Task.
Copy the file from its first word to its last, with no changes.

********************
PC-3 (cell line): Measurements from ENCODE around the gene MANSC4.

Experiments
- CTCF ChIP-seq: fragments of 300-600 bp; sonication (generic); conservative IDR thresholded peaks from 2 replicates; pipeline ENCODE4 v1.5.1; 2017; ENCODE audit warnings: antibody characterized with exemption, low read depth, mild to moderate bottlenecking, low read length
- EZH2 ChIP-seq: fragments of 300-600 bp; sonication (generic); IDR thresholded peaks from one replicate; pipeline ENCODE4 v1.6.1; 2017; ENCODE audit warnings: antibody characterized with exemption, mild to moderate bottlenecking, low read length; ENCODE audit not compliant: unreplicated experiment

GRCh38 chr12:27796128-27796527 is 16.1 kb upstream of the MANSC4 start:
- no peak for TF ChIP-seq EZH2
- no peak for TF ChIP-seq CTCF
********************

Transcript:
PC-3 (cell line): Measurements from ENCODE around the gene MANSC4.

Experiments
- CTCF ChIP-seq: fragments of 300-600 bp; sonication (generic); conservative IDR thresholded peaks from 2 replicates; pipeline ENCODE4 v1.5.1; 2017; ENCODE audit warnings: antibody characterized with exemption, low read depth, mild to moderate bottlenecking, low read length
- EZH2 ChIP-seq: fragments of 300-600 bp; sonication (generic); IDR thresholded peaks from one replicate; pipeline ENCODE4 v1.6.1; 2017; ENCODE audit warnings: antibody characterized with exemption, mild to moderate bottlenecking, low read length; ENCODE audit not compliant: unreplicated experiment

GRCh38 chr12:27796128-27796527 is 16.1 kb upstream of the MANSC4 start:
- no peak for TF ChIP-seq EZH2
- no peak for TF ChIP-seq CTCF